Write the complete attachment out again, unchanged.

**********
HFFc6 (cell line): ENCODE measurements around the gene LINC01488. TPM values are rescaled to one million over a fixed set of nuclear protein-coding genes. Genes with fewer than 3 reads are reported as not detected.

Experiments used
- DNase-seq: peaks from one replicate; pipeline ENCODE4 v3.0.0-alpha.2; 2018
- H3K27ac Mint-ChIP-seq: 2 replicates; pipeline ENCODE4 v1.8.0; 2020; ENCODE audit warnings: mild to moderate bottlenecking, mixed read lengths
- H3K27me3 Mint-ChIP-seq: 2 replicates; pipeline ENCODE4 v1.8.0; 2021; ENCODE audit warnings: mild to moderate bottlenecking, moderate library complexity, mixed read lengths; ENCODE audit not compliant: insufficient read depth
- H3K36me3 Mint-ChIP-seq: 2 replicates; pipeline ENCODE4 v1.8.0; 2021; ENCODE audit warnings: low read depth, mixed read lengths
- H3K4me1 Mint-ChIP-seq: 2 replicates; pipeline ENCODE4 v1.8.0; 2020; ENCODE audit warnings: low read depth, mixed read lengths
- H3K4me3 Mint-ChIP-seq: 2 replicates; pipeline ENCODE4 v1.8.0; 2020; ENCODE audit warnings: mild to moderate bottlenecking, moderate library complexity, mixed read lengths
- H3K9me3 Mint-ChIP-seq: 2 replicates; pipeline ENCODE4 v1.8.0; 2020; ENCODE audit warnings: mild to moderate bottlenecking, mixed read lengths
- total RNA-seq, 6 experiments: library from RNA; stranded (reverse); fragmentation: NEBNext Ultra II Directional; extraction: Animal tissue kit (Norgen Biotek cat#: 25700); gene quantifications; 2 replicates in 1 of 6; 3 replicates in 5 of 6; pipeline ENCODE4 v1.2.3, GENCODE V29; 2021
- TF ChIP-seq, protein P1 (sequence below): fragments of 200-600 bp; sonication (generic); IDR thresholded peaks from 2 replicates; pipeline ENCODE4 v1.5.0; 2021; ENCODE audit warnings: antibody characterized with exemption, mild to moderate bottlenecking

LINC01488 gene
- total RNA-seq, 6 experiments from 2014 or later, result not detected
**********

HFFc6 (cell line): ENCODE measurements around the gene LINC01488. TPM values are rescaled to one million over a fixed set of nuclear protein-coding genes. Genes with fewer than 3 reads are reported as not detected.

Experiments used
- DNase-seq: peaks from one replicate; pipeline ENCODE4 v3.0.0-alpha.2; 2018
- H3K27ac Mint-ChIP-seq: 2 replicates; pipeline ENCODE4 v1.8.0; 2020; ENCODE audit warnings: mild to moderate bottlenecking, mixed read lengths
- H3K27me3 Mint-ChIP-seq: 2 replicates; pipeline ENCODE4 v1.8.0; 2021; ENCODE audit warnings: mild to moderate bottlenecking, moderate library complexity, mixed read lengths; ENCODE audit not compliant: insufficient read depth
- H3K36me3 Mint-ChIP-seq: 2 replicates; pipeline ENCODE4 v1.8.0; 2021; ENCODE audit warnings: low read depth, mixed read lengths
- H3K4me1 Mint-ChIP-seq: 2 replicates; pipeline ENCODE4 v1.8.0; 2020; ENCODE audit warnings: low read depth, mixed read lengths
- H3K4me3 Mint-ChIP-seq: 2 replicates; pipeline ENCODE4 v1.8.0; 2020; ENCODE audit warnings: mild to moderate bottlenecking, moderate library complexity, mixed read lengths
- H3K9me3 Mint-ChIP-seq: 2 replicates; pipeline ENCODE4 v1.8.0; 2020; ENCODE audit warnings: mild to moderate bottlenecking, mixed read lengths
- total RNA-seq, 6 experiments: library from RNA; stranded (reverse); fragmentation: NEBNext Ultra II Directional; extraction: Animal tissue kit (Norgen Biotek cat#: 25700); gene quantifications; 2 replicates in 1 of 6; 3 replicates in 5 of 6; pipeline ENCODE4 v1.2.3, GENCODE V29; 2021
- TF ChIP-seq, protein P1 (sequence below): fragments of 200-600 bp; sonication (generic); IDR thresholded peaks from 2 replicates; pipeline ENCODE4 v1.5.0; 2021; ENCODE audit warnings: antibody characterized with exemption, mild to moderate bottlenecking

LINC01488 gene
- total RNA-seq, 6 experiments from 2014 or later, result not detected